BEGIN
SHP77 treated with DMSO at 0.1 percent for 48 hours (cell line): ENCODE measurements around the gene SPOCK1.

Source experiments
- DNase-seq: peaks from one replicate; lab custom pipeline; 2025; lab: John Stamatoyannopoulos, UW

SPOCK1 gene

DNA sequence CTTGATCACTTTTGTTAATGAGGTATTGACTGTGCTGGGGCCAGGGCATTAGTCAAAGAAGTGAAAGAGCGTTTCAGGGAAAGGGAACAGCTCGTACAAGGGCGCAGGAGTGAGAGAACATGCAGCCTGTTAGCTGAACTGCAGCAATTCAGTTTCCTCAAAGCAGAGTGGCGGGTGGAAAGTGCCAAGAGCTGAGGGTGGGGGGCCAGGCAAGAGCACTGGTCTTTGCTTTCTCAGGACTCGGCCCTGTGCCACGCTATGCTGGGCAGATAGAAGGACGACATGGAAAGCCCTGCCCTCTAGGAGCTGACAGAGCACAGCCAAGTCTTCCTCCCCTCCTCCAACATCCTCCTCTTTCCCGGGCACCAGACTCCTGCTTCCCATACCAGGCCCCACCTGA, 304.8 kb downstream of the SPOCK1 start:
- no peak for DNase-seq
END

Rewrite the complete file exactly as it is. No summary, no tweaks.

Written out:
SHP77 treated with DMSO at 0.1 percent for 48 hours (cell line): ENCODE measurements around the gene SPOCK1.

Source experiments
- DNase-seq: peaks from one replicate; lab custom pipeline; 2025; lab: John Stamatoyannopoulos, UW

SPOCK1 gene

DNA sequence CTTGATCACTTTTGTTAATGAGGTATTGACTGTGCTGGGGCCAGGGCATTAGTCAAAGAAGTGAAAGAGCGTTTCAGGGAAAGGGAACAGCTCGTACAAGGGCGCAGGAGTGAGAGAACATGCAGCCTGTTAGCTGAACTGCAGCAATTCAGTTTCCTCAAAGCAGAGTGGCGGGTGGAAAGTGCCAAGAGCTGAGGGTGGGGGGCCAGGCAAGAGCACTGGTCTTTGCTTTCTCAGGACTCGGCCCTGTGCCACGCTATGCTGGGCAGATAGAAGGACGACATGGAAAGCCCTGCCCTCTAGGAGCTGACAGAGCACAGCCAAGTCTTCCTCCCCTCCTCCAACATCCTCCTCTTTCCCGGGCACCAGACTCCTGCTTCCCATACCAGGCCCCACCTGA, 304.8 kb downstream of the SPOCK1 start:
- no peak for DNase-seq